Marine Corps Veteran Vince Bryant has seen war and lived through some very dark times. Now as a peer support specialist, he is reaching out to his fellow Veterans.

In this unique role at the Michael E. DeBakey VA Medical Center in Houston, Bryant shares his personal recovery story with Veterans while providing encouragement, offering hope and helping others achieve specific, life-related goals for recovery.

Bryant joined the Marines when he was 28. He was considered the “old man” by the young 18 and 19-year-old recruits at boot camp. In 2005, he deployed to Iraq and his experiences there would forever change him.

“The biggest injury is the injury you don’t see,” he said. “I was diagnosed with PTSD and not just PTSD, but chronic PTSD. After finding that out, I was living in denial. I didn’t even know what PTSD was. One of the hardest things was being told that I’ll never get rid of it. That I could only use tools to manage it.”

Bryant is involved in the community with various outreach programs.

Bryant served two tours in Iraq

Posttraumatic stress disorder (PTSD) is a mental health issue that some people develop after experiencing or witnessing a life-threatening event – like combat, a natural disaster, a car accident or sexual assault.

It is completely normal to have upsetting memories, feel on edge, or have trouble sleeping after this type of event. But if symptoms last more than a few months, it may be PTSD or another mental health condition.

The good news is that there are effective treatments such as trauma-focused psychotherapy (talk therapy). Certain medications can also help.

Peer support specialists assist physicians and psychotherapists who treat people struggling with mental health issues. They provide support, mentoring and other types of assistance to fellow Veterans in recovery.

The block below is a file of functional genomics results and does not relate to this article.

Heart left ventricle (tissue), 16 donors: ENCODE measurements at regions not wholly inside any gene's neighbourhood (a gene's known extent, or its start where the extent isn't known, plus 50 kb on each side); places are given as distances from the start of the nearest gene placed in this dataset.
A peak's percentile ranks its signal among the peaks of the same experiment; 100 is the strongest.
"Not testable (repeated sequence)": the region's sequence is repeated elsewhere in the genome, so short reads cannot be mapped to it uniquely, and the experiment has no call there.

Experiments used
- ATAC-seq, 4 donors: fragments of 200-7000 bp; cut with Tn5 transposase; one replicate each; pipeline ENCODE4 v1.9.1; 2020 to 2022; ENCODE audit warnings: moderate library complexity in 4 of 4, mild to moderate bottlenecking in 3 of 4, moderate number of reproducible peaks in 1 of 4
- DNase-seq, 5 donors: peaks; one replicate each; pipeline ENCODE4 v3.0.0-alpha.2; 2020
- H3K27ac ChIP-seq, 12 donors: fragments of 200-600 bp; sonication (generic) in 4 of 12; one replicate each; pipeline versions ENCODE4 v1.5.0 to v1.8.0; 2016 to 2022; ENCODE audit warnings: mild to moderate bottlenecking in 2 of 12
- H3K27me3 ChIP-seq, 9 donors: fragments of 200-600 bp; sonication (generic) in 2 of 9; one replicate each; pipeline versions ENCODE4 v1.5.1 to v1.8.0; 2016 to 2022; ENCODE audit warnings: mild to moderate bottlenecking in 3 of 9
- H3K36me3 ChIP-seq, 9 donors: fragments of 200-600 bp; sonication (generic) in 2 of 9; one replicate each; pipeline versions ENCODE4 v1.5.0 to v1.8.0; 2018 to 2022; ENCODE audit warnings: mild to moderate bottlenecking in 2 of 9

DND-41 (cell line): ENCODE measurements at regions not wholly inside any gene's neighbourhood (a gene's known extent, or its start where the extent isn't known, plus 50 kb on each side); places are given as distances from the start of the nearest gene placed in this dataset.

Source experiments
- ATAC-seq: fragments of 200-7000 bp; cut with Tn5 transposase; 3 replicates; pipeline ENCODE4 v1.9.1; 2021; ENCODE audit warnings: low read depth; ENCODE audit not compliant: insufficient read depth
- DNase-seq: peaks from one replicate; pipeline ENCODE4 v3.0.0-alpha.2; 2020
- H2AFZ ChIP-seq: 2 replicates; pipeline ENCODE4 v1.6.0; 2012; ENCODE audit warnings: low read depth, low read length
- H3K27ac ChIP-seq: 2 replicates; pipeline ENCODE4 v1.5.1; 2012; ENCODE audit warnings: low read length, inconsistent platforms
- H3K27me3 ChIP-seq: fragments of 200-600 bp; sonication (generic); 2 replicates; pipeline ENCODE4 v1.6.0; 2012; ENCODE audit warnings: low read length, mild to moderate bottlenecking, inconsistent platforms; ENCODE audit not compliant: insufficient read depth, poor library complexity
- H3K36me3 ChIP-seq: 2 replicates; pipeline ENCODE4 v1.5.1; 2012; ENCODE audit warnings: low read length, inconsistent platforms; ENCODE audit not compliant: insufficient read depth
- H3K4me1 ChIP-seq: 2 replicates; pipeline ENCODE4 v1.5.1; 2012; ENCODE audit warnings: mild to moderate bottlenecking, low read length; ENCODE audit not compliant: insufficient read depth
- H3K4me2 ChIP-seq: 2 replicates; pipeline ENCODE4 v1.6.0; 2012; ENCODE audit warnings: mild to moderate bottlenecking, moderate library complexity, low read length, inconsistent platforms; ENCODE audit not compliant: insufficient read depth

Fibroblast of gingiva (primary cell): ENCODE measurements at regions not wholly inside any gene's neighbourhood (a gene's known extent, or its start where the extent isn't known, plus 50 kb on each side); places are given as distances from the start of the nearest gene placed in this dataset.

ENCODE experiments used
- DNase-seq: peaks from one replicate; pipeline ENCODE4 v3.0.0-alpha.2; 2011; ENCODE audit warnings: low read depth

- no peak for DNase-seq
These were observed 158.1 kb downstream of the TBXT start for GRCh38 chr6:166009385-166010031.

Peer support selection is rigorous

The hiring and selection process for these positions is rigorous. It requires a candidate be a Veteran who has recovered or is recovering from a mental health condition. The candidate also must be certified by a non-profit entity or the state as having met all necessary criteria and training.

VA believes those who have walked the same path as those they will serve are best equipped to serve as role models for those just beginning their recovery.

Ensuring Veterans the best care is from VA

“I’ve found that talking about my experiences is absolutely therapeutic,” Bryant said. “As a Veteran, being a peer support specialist allows me to provide this same recovery opportunity to other Veterans. By being an open book, I’m reaching out to other Veterans and ensuring they get the very best possible health care from VA.”

“Reach Out” was this year’s theme for Suicide Prevention Month. The campaign focused on increasing knowledge about what Veterans and their loved ones can do now to help prevent suicide later.

It reminded Veterans that while big life moments – like transitioning from the military, starting a job, ending a relationship, or raising children – can be overwhelming, they don’t have to go through them alone.

VA emphasizes that Veteran supporters can proactively reach out to the Veterans in their lives to provide support during life challenges.

Veterans in crisis, or friends and family concerned about one, can always connect with caring, qualified responders at VA’s Veterans Crisis Line: 1-800-273-8255, text 838255, or

By Jennifer Roy is a public affairs specialist for the Dallas Regional Office of Public Affairs

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Published on Oct. 11, 2021

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